There are lots of excellent reasons to learn Elixir. Thanks to Erlang, it feels like technology from the future. Learning the language, learning new ways of approaching problems, and interacting with the community all feel enjoyable.
But think about the songs, books and movies that are "guilty pleasures" to you. Why do you like them? Often, it's something strange and difficult to pin down, not a weighty virtue, that resonates.
The real reason, the guilty pleasure reason that I like Elixir so much is it has Lisp-style macros in a language with syntax. Macros just make so much sense as a language feature (though Lisp's expressive power isn't always spoken of as a positive1).
To some, this will sound odd. Most programmers go through a Lisp infatuation phase at some point, but why single out a language feature that's rarely-used in your day-to-day programming? After all, the number one rule of macro writing is "don't write a macro." You don't need to write macros at all to use Elixir very productively.
But for whatever reason, "macros outside of Lisp" are something I've been following and experimenting with for years, and I appreciate Elixir more because of it.
Experiments In Macros Outside of Lisp
In the summer of 2011, at the tail end of 9 months in South America, I wrote a prototype implementation of Lisp-style macros in CoffeeScript2 in under 100 lines of code.
The idea was that we could implement macros without requiring the language to look like a mass of parentheses, by altering the AST but leaving tokenizing/parsing of a language's distinctive syntax alone — in Lisp terms, macros without read-macros.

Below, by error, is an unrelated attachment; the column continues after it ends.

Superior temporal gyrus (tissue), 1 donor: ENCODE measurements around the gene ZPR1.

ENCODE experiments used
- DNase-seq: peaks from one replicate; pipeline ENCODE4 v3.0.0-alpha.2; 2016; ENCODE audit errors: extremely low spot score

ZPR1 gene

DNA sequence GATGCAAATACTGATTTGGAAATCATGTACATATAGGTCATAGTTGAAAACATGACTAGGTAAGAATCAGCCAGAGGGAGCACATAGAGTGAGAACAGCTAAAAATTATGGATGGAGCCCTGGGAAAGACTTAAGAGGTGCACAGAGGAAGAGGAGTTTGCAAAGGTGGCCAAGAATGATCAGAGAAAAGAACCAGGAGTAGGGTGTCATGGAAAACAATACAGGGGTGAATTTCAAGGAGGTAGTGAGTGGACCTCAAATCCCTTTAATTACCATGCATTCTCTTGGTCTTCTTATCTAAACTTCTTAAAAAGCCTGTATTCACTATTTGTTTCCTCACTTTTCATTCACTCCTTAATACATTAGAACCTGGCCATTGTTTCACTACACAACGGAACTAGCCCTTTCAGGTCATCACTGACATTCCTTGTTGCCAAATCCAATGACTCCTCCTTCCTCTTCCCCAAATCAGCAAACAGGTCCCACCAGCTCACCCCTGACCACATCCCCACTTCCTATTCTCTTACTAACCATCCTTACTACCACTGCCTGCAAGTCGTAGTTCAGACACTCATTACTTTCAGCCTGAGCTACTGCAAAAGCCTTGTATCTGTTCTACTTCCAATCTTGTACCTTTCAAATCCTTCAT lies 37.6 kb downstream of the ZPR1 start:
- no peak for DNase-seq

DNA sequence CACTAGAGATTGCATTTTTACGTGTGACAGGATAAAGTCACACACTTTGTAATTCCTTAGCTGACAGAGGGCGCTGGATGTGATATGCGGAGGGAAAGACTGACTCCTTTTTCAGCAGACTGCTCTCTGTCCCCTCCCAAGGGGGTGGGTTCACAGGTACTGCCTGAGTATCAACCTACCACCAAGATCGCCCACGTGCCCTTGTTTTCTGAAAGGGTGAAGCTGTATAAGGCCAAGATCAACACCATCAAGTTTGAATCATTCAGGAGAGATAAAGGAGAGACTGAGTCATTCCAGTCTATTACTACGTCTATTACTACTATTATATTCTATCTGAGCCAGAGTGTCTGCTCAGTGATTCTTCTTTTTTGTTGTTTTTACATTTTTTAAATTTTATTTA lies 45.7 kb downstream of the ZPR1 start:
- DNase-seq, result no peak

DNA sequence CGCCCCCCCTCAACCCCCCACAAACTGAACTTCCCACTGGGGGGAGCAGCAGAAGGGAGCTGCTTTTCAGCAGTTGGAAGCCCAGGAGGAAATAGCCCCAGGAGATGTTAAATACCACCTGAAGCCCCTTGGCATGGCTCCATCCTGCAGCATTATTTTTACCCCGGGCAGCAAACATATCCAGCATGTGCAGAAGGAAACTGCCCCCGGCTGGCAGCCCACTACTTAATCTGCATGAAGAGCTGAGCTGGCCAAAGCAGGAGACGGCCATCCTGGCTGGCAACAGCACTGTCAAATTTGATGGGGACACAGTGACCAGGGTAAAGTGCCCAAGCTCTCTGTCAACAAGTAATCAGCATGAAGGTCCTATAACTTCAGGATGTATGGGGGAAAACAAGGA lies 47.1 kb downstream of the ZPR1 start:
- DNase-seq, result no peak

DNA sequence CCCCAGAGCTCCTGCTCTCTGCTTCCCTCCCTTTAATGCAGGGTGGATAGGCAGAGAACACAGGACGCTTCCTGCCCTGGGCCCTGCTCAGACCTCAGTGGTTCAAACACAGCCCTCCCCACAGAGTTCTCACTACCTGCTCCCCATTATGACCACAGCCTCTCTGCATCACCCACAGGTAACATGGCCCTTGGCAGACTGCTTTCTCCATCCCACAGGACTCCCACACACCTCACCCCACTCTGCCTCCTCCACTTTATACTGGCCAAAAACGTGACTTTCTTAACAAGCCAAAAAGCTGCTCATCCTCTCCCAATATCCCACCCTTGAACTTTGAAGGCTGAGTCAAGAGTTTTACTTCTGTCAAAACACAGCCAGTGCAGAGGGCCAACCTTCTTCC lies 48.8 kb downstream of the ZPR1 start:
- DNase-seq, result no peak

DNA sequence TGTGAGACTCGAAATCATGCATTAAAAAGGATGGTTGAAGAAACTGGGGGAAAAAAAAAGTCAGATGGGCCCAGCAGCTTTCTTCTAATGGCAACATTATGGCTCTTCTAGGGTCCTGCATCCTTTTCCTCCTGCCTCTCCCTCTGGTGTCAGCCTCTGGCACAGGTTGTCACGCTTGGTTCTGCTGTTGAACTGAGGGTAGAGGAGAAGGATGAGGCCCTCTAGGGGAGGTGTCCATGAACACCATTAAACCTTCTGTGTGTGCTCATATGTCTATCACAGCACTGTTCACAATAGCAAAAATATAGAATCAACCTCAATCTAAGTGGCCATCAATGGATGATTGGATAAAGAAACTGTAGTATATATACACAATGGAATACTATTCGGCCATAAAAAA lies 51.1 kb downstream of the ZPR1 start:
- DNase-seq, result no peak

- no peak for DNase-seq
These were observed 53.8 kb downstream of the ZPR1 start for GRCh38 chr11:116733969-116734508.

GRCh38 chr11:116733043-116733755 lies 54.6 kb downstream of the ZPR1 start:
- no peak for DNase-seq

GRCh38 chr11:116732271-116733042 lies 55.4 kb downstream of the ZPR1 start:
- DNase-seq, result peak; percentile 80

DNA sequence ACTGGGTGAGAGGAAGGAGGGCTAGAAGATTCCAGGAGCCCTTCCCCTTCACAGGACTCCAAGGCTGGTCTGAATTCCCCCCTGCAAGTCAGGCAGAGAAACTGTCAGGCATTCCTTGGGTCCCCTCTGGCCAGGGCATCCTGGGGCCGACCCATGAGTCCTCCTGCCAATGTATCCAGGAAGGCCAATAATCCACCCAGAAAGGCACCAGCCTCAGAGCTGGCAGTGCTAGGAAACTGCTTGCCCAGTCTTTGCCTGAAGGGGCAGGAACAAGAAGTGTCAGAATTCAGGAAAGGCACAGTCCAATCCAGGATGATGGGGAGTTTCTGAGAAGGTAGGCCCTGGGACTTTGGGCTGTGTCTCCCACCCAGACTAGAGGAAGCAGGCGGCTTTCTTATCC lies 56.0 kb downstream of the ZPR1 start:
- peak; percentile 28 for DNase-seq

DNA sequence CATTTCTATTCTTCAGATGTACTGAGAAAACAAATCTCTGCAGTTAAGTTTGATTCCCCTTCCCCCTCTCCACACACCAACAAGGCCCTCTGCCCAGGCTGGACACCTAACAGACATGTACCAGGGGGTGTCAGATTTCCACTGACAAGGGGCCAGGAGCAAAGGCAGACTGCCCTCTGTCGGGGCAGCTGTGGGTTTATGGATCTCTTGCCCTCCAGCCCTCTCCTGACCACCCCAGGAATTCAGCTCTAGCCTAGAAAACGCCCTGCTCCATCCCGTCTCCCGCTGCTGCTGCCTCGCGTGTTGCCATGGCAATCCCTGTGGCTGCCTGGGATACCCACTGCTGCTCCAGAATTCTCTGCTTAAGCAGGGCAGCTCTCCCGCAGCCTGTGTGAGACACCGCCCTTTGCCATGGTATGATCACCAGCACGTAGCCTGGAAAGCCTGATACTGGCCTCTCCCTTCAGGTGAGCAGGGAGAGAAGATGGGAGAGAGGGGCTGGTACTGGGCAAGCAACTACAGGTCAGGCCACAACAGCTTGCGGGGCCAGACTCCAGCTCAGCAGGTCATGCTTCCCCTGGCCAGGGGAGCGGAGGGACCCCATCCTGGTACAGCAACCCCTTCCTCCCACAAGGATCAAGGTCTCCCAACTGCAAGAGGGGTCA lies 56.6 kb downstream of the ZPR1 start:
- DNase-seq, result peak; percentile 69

I was pretty excited at the time, and did a lightning talk at a monthly programming language User Group. I presented3 the project, and demoed two examples:
- "list comprehensions in Spanish" — so that instead of
for x in [1..10] when x > 3 -> x, you could write
para x en [1..10] si (x > 3) hazte eso pues -> x
cc()— a control-flow macro that turned synchronous code async, by reaching down its throat and turning it inside-out. (Just callbacks, not continuations).
There's something in the air.
I hasten to add: that idea wasn't new! Dylan probably doesn't count, as it was Lisp with block syntax. And there were doubtless efforts to use 'Lisp-style' macros in non-lisps earlier in the history of programming.
But for recent examples, I learned that MetaLua had done this in 2007, and I had known that Potion could do macros in 2009 or so. In late 2011 Rust added them in their first form, and in 2012 Julia appeared. Later in 2012 Scala added them as experimental.
Notice anything interesting in that progression? It's that macros moved from toy languages, or toy language forks, to "big" languages. Rust. Scala. Language designers have begun to realize that you can include macros in your language without your users burning everything down. Macros, without read-macros.
While obvious to language designers, I was shocked to realize that there wasn't usually a hard technical reason4 why macros couldn't be added to an existing language as an AST transform step.
Another year of volunteer work in South America intervened, but I finally cleaned up the project a bit, made the code readable with Docco so that it could serve as a reference to others, and presented it in a non-lightning-talk format.
Unsolicited Skin Graft
Although a fork of CoffeeScript (BlackCoffee) was initially based on my prototype, and garnered some attention from @jashenkas, it was clear that any closer integration was unlikely. As the creator of a little language with macros, 'GorillaScript,' mentioned to me, once you have macros it makes sense to write as much of the language as possible with them.
But who would want to rewrite a language to use macros retroactively? In theory, some form of true macros could be bolted onto our favorite languages as just a transform step5. In practice, it makes the most sense to build a language on top of macros.